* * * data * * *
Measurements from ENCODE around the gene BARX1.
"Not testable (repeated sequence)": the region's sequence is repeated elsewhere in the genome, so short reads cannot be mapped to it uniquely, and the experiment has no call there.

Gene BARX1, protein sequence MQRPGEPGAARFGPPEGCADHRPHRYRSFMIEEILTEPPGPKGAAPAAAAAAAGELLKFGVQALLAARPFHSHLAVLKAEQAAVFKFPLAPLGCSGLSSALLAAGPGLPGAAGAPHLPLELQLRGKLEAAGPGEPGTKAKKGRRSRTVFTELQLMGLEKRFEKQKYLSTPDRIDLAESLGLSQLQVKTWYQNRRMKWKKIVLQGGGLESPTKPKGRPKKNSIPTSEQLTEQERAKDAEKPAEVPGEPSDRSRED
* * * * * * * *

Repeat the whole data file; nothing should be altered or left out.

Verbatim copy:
Measurements from ENCODE around the gene BARX1.
"Not testable (repeated sequence)": the region's sequence is repeated elsewhere in the genome, so short reads cannot be mapped to it uniquely, and the experiment has no call there.

Gene BARX1, protein sequence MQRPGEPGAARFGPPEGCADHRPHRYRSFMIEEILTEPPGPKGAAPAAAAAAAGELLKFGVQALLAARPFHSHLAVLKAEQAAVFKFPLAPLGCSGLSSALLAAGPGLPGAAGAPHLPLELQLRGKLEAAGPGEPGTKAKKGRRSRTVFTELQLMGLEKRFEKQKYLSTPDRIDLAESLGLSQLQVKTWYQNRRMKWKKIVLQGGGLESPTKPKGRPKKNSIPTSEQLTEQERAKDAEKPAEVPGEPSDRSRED